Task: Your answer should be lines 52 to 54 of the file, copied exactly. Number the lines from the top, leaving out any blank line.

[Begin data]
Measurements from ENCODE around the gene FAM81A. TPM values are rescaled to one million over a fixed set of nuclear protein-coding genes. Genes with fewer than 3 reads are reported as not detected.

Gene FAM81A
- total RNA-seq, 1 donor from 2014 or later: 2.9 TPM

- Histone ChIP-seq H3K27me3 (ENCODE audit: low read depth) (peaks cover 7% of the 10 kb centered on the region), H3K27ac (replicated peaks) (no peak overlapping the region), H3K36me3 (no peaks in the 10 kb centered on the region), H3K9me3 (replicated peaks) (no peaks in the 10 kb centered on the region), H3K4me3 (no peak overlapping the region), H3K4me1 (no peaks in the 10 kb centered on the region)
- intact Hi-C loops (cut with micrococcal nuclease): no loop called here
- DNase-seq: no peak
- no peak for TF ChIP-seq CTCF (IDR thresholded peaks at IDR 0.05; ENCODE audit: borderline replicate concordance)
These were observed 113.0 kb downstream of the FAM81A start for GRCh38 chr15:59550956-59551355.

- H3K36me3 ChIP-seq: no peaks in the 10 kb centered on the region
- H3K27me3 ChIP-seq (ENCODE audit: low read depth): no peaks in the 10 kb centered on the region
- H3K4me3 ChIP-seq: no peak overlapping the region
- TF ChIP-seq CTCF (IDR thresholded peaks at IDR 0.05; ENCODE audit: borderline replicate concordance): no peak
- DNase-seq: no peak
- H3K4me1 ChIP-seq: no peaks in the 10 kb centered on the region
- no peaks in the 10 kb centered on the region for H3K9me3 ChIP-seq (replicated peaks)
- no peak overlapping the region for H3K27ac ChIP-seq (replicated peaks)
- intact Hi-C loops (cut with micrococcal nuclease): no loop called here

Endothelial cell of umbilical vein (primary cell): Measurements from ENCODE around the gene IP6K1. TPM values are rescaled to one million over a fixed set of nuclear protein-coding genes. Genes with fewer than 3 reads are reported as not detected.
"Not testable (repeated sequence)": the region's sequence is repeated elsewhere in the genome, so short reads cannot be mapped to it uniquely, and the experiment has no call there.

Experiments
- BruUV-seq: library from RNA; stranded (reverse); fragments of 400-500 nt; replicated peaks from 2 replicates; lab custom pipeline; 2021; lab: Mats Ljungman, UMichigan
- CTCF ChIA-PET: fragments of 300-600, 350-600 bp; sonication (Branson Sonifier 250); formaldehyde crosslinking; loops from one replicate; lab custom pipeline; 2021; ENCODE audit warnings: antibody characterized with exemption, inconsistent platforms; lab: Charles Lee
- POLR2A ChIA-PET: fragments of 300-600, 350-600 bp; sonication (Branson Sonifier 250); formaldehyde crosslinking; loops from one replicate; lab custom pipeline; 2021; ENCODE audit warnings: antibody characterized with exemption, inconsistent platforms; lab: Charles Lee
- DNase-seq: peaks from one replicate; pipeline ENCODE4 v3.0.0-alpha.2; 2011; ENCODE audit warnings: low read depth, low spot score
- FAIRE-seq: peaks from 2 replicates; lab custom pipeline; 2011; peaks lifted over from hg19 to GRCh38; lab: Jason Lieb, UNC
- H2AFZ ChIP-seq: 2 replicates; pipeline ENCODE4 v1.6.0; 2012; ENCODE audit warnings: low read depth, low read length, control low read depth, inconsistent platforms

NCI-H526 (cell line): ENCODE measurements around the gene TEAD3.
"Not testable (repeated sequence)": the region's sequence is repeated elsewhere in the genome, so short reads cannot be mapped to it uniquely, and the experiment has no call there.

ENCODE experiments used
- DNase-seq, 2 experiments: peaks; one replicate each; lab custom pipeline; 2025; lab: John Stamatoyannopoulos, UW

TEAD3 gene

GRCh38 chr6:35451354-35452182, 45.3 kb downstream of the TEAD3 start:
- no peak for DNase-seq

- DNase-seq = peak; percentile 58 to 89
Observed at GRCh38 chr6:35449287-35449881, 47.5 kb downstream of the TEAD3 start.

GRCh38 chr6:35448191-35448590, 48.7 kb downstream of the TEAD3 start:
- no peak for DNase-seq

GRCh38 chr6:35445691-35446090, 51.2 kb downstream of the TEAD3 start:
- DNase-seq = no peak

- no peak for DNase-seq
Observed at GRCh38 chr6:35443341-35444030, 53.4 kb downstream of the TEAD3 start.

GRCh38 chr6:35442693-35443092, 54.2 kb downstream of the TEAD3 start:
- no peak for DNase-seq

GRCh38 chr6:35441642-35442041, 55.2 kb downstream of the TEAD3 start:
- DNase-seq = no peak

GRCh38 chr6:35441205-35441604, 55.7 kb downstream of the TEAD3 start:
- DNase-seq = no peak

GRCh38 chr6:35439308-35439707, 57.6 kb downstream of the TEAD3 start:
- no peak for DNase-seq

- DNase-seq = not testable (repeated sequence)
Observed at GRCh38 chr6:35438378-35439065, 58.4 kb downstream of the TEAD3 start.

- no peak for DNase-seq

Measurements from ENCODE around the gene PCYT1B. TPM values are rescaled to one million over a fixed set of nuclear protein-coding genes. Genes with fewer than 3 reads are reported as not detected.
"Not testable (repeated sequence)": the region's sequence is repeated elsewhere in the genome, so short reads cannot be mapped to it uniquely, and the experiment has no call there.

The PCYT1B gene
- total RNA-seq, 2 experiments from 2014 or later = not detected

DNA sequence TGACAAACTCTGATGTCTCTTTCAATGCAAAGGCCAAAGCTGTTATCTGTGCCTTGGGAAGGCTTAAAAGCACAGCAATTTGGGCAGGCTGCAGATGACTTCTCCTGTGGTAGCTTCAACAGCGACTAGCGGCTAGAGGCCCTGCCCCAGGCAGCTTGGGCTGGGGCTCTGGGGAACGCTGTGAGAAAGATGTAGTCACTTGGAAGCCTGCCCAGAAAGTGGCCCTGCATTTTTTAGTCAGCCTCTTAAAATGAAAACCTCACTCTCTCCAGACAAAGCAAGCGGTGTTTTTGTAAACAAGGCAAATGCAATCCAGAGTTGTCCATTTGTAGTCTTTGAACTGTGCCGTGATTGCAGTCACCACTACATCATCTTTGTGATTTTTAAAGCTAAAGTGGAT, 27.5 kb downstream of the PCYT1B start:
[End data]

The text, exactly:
- no peak for DNase-seq

Measurements from ENCODE around the gene PCYT1B. TPM values are rescaled to one million over a fixed set of nuclear protein-coding genes. Genes with fewer than 3 reads are reported as not detected.
"Not testable (repeated sequence)": the region's sequence is repeated elsewhere in the genome, so short reads cannot be mapped to it uniquely, and the experiment has no call there.